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This is an "I think" rather than "I know" answer so if you disagree please feel free to explain why.

In normal straight and level flight it shouldn't have a significant impact. But at a high AoA, at least a significant portion of the engines are ahead of and crucially, above the CG. The nacelle will be producing both lift and drag the resultant effect of both forces, being above the CG, will be a pitch up moment.

Even if this extra force by itself isn't enough to make the aircraft unstable in pitch, it will require the pilots to make a stronger nose-down command, but when you're so close to a stall you want that to be as easy as possible.

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  • $\begingroup$ As the nacelles are hung below the (low-mounted) wing, they might actually be below the extension of the flight path vector that goes through th3e CG. $\endgroup$ – Charles Bretana Apr 11 at 0:37
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    $\begingroup$ This is my understanding, too. MCAS isn’t actually intended to prevent a stall, it’s to make pitch control feel more linear and prevent a step change in column force/pitch rate relation when nacelle lift „onset“ suddenly provides an extra upward „kick“ during a pitch-up manoeuvre. $\endgroup$ – Cpt Reynolds Apr 11 at 7:58
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    $\begingroup$ Nacelle uplift kick, swept wings, too small horizontal stabilizer, low thrust line, faulty sensor? Isn't it time to stop masking poor engineering with software? No need to risk walking further and further towards instability with civilian transports. We cannot ignore what makes things fly stably, going back to the spear and the arrow. Check out the Boeing YC-14, and the B-52. $\endgroup$ – Robert DiGiovanni Apr 11 at 12:21
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Placing a bigger (high by pass jet) engine slightly more forward and higher (on the wing) impacts the plane in pitch 2 ways.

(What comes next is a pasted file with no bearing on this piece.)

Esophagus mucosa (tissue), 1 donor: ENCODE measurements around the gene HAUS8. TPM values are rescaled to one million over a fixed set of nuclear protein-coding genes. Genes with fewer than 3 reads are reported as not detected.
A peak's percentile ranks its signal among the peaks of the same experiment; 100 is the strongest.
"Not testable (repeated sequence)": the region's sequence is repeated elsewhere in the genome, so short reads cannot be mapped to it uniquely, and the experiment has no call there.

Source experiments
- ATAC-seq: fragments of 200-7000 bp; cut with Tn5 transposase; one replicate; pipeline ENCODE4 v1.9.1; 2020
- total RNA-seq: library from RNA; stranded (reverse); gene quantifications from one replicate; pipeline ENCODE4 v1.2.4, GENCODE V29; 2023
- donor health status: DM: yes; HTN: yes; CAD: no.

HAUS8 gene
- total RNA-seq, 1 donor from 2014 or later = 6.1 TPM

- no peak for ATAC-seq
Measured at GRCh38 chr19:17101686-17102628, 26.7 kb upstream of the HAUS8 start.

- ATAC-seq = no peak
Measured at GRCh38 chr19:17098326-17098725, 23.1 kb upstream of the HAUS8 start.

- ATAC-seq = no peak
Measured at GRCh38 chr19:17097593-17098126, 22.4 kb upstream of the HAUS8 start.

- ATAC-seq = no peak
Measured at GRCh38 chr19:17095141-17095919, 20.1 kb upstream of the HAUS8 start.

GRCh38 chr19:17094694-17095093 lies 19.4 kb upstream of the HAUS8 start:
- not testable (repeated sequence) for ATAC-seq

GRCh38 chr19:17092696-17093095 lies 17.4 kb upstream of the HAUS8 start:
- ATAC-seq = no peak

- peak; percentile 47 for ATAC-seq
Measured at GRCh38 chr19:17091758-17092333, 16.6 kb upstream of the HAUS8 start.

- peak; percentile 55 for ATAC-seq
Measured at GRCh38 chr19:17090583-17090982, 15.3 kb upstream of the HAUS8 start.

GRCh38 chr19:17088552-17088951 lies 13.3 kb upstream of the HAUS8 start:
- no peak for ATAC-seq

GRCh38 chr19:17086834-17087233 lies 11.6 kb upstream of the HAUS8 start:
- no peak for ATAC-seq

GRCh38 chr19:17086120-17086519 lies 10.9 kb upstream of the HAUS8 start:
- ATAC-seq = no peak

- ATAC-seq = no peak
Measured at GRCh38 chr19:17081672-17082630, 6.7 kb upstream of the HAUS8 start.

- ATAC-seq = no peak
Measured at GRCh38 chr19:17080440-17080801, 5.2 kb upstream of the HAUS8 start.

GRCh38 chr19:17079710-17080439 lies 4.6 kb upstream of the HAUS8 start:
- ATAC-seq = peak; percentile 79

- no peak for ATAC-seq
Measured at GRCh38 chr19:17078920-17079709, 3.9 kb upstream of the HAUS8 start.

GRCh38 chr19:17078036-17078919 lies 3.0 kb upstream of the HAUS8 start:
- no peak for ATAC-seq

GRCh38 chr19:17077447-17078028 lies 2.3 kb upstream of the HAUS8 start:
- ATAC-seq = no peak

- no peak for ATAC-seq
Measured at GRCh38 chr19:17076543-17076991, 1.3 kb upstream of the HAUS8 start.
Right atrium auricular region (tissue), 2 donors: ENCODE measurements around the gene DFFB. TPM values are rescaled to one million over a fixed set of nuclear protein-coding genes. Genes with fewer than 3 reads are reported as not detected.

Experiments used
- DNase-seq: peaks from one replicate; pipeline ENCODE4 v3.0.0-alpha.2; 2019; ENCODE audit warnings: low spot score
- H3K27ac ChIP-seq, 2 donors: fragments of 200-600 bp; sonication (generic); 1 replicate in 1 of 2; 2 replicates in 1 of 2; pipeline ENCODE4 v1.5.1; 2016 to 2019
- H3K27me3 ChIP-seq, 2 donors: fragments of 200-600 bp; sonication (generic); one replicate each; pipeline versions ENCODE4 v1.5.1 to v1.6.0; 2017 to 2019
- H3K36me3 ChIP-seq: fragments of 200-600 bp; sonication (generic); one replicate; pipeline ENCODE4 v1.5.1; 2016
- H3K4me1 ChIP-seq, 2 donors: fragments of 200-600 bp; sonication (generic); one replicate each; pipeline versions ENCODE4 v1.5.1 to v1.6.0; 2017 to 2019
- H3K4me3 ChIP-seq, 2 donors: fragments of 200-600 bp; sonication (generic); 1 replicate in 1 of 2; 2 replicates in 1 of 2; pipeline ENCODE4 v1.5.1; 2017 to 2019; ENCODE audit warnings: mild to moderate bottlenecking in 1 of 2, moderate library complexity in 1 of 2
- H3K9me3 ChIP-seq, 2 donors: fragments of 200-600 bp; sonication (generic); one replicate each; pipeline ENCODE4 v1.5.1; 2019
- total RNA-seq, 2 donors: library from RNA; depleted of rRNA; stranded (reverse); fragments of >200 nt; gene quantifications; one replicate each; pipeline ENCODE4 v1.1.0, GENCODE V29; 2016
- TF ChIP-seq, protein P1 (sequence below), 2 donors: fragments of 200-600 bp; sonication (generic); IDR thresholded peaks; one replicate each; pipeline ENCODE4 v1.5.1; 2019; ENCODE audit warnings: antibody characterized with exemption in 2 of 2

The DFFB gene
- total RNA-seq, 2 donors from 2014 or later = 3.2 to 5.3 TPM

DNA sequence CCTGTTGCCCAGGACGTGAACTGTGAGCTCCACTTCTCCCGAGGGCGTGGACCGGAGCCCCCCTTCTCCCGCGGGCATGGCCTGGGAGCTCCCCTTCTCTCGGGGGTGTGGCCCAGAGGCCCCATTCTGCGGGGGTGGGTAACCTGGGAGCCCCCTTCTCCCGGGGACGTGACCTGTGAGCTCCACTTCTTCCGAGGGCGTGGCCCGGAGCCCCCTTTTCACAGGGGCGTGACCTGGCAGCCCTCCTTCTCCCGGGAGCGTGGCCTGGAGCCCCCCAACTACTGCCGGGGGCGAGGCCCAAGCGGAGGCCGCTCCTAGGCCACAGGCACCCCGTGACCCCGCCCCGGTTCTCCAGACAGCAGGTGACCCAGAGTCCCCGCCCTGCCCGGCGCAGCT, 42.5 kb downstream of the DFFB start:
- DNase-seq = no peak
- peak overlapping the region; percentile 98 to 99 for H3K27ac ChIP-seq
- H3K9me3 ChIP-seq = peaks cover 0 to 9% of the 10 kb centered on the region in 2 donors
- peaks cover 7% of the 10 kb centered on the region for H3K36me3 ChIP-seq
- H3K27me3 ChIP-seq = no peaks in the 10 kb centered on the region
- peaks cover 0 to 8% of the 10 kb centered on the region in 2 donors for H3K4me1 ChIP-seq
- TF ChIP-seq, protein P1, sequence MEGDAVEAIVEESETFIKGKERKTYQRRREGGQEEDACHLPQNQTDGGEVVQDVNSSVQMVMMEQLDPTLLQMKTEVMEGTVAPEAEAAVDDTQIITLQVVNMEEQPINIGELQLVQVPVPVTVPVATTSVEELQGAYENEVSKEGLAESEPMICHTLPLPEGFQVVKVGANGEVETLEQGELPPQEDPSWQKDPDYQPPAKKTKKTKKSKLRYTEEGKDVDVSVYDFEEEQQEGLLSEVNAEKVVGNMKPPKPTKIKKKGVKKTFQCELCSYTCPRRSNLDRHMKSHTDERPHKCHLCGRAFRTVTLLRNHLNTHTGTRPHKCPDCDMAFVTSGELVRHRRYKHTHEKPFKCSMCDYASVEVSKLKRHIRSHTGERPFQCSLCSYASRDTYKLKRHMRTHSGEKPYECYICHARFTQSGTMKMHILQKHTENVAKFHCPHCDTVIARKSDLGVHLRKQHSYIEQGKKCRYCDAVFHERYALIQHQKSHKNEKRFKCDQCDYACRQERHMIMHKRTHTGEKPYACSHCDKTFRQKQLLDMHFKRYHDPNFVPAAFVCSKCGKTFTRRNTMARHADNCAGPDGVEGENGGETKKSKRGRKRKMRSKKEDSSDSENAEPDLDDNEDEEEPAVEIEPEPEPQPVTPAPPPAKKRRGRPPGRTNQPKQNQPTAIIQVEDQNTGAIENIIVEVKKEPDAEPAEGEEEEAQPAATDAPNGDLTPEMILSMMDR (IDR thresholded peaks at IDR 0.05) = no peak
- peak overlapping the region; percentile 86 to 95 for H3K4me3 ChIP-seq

1. Moving engine forward moves center of gravity forward, requiring more down force on tail (unless cargo/fuel placement is adjusted). Generally forward CG improves directional stability but can only be trimmed for one speed.

  2. Moving engine forward creates more area ahead of the center of lift as viewed from directly underneath the aircraft, which affects pitch stability at higher angles of attack. The solution to improve pitch stability is to add area behind the center of lift, generally on the horizontal stabilizer. Another solution is to endcap the Hstab (like the B-24 Liberator tail) to make it more effective.

Understanding general aerodynamics is key here. A very pitch stable aircraft (where Hstab only allows very slow change in AOA) with a very gentle elevator (ridiculously safe for civilian transports) is what may be far more desirable for this application.

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  • $\begingroup$ Please leave a comment if you have a issue with the answer. I honestly don't care about the vote. It is more about getting some understanding here. My respect for Boeing and what they have done in this field is beyond words. Getting past this issue and continuing to improve is where I hope to contribute. $\endgroup$ – Robert DiGiovanni Apr 13 at 2:22